Northern Nevada’s gold and silver mines were a close second to the gold mines found in 1849 at Sutter’s Mill in California. The rush to Virginia City in the late 1850s even brought Samuel Clemens to the Comstock where he failed as a miner but wrote regularly for the Territorial Enterprise under the synonym of Mark Twain.
Around the turn of the 20th Century, Goldfield and Tonopah became the nation’s largest gold and silver mining location. Al W Moe’s book, The Roots of Reno tells the story of their hey-days and the saloon owners that moved from those dusty mining towns to Reno
When the gold-veins of Tonopah and Goldfield ran out, the casino owners moved to Reno, where even greater riches awaited. Together, a group of four men (Nick Abelman, Bill Graham, Jim McKay, George Wingfield) took over Reno’s casinos and held sway over the town for the next three decades.
Together they administered policy, collected juice, ran politicians, and owned the red-light district and most of the town’s casinos.
Reno was truly Hell on Wheels in the 1920s. The rest of the nation considered the town Sodom and Gomorra, but that’s only half the truth. Reno offered everything in the way of adult entertainment, from speakeasy’s and houses of ill-repute, to open gaming – legal or not. And it took plenty of sins by the founding fathers to make Reno “The Biggest Little City in the World.”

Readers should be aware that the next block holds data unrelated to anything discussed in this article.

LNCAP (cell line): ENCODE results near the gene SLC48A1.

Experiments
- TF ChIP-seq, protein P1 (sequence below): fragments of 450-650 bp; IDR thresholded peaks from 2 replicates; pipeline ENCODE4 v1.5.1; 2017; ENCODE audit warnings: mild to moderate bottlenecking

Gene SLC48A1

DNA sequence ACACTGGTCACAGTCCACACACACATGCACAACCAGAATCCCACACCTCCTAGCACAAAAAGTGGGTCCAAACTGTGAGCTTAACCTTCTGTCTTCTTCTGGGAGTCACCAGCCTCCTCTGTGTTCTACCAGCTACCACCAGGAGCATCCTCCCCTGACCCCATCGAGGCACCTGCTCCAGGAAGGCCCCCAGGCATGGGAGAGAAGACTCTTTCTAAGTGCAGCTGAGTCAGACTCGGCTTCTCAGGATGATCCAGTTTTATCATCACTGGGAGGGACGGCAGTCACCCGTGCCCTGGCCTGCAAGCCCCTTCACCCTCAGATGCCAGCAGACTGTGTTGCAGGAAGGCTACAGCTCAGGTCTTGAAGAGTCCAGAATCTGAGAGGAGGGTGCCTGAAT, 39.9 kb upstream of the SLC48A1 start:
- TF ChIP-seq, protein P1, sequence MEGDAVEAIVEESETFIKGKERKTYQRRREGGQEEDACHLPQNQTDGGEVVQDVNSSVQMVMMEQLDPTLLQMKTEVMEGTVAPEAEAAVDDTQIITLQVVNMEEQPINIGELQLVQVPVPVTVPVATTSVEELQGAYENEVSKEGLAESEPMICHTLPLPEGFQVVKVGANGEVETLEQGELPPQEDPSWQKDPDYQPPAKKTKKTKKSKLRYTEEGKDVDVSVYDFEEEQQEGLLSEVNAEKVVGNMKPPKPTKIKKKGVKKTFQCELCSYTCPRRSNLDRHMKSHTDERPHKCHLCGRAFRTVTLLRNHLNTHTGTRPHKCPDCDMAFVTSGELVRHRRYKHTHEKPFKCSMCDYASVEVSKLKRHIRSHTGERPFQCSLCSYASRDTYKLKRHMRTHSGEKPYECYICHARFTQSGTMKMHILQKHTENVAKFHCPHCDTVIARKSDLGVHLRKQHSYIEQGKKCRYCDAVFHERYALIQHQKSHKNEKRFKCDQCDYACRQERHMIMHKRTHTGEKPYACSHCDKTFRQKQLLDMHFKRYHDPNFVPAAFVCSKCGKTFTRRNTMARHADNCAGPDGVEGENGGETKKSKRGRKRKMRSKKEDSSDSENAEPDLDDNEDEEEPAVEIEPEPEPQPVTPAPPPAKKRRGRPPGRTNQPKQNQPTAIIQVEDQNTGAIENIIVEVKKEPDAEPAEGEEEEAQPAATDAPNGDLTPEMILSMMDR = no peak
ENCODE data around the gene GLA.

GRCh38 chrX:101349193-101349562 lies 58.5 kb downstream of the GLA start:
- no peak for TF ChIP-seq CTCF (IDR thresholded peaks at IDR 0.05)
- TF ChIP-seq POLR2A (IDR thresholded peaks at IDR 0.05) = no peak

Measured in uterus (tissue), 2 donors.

When that wasn’t enough they took over the banks and laundered money for crooks like “Pretty Boy” Floyd, Alvin Karpis, and Ma Barker’s boys, and offered safety to “Baby Face” Nelson. It was a good gig.
The Reno Four dictated policy all over Northern Nevada, taking special care of Reno and Lake Tahoe casinos up until the late 1950s. Their influence made Reno before Bill Harrah or “Pappy” Smith ever arrived, needing an introduction and permission to build their own casinos, Harold’s Club and Harrah’s.
Reno and Lake Tahoe each produced a colorful and exciting history of casino gambling, and The Roots of Reno tells the story well, with plenty of vintage photos of the clubs that made the towns famous. The final chapters tell about Frank Sinatra’s adventures at the helm of the Cal-Neva at North Shore Lake Tahoe – his time with Marilyn Monroe, and Sam Giancana’s hidden interest in the casino.
The Roots of Reno is just $14.99 – and if you want the Kindle edition for just $3.95 you can be reading in two minutes!